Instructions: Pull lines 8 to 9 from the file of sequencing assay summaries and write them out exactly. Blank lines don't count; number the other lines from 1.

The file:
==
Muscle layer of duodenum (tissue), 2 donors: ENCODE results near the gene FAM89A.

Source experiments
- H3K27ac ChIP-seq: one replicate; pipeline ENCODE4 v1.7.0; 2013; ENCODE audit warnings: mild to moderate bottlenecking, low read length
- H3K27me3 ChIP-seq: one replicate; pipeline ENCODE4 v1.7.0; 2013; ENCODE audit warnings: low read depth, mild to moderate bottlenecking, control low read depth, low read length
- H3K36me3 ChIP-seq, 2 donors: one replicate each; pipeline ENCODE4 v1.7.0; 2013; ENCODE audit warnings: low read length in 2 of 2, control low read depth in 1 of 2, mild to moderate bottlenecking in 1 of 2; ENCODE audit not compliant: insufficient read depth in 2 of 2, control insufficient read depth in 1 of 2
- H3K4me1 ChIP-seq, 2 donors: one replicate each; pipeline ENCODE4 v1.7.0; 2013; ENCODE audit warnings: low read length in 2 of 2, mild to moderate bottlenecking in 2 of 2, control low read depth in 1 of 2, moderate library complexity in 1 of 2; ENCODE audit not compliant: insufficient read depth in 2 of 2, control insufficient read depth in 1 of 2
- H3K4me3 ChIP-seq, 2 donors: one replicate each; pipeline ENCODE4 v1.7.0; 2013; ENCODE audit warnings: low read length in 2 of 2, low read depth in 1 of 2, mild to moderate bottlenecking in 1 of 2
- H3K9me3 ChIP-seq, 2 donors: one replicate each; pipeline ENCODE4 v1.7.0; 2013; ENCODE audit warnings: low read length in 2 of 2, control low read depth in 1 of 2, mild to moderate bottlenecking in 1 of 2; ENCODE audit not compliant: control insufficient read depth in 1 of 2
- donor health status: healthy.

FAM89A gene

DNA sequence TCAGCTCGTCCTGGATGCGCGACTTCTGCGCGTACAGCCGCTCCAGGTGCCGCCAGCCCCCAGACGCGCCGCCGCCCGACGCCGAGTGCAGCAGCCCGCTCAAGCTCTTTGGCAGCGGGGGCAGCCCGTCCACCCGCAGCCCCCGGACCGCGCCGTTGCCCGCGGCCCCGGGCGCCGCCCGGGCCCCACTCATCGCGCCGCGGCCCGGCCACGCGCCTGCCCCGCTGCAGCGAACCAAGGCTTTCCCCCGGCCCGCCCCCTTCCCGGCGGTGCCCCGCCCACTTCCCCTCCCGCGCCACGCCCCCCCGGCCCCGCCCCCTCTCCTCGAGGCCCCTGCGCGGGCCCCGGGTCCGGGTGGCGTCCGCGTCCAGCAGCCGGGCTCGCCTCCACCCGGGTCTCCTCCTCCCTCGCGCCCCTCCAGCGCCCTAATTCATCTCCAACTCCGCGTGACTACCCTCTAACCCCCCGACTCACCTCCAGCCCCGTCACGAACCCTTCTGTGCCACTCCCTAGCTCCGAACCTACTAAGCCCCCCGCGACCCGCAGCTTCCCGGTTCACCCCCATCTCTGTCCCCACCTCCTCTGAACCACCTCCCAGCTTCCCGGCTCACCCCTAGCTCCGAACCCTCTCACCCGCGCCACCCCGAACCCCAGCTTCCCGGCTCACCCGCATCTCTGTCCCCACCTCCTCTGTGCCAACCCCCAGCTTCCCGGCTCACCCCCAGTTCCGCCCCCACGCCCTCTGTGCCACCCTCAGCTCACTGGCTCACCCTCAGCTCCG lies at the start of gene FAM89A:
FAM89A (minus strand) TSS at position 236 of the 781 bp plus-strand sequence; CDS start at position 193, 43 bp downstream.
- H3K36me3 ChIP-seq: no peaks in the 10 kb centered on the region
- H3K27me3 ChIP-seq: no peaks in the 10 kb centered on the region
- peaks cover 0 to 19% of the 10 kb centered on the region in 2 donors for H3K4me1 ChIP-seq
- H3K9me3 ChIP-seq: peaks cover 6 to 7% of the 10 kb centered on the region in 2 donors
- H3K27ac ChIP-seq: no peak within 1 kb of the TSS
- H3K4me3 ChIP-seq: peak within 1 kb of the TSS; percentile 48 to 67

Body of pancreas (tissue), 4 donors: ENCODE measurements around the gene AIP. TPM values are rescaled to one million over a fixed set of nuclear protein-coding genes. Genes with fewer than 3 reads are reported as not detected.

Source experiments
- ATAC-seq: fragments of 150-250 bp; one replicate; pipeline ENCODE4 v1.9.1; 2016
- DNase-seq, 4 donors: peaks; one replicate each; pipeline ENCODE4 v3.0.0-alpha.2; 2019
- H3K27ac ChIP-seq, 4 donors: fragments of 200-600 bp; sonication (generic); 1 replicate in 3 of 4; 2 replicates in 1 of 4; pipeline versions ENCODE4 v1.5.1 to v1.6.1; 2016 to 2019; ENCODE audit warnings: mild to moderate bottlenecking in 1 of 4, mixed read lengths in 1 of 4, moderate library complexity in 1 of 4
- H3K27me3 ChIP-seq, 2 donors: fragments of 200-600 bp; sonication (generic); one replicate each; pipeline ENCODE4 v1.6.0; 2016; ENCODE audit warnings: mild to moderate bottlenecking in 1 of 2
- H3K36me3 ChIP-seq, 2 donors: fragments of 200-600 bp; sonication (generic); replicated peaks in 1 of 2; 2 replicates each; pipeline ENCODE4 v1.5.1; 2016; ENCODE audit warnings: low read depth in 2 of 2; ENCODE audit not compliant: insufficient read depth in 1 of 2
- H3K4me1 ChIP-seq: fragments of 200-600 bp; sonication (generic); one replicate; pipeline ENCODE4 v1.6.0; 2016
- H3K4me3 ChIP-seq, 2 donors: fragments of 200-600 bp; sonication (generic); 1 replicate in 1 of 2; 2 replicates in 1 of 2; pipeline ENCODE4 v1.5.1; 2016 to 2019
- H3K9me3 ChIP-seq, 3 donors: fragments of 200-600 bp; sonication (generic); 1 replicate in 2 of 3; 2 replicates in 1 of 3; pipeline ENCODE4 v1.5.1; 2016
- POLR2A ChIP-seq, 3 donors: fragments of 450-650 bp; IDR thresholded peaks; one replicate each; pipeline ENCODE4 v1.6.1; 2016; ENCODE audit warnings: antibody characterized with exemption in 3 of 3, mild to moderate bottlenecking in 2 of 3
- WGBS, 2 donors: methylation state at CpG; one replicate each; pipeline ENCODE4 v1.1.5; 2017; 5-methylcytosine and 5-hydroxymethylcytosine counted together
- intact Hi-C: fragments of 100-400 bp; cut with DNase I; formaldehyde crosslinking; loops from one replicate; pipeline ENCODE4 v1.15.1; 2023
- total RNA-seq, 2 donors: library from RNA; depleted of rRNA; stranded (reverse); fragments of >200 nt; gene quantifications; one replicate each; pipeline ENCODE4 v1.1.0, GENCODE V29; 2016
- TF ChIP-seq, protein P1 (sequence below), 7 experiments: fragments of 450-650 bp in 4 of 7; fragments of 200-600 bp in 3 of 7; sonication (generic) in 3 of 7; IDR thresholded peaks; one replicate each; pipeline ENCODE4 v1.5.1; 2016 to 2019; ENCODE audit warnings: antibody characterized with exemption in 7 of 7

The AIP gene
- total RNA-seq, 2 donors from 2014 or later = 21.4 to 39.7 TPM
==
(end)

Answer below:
- H3K9me3 ChIP-seq, 2 donors: one replicate each; pipeline ENCODE4 v1.7.0; 2013; ENCODE audit warnings: low read length in 2 of 2, control low read depth in 1 of 2, mild to moderate bottlenecking in 1 of 2; ENCODE audit not compliant: control insufficient read depth in 1 of 2
- donor health status: healthy.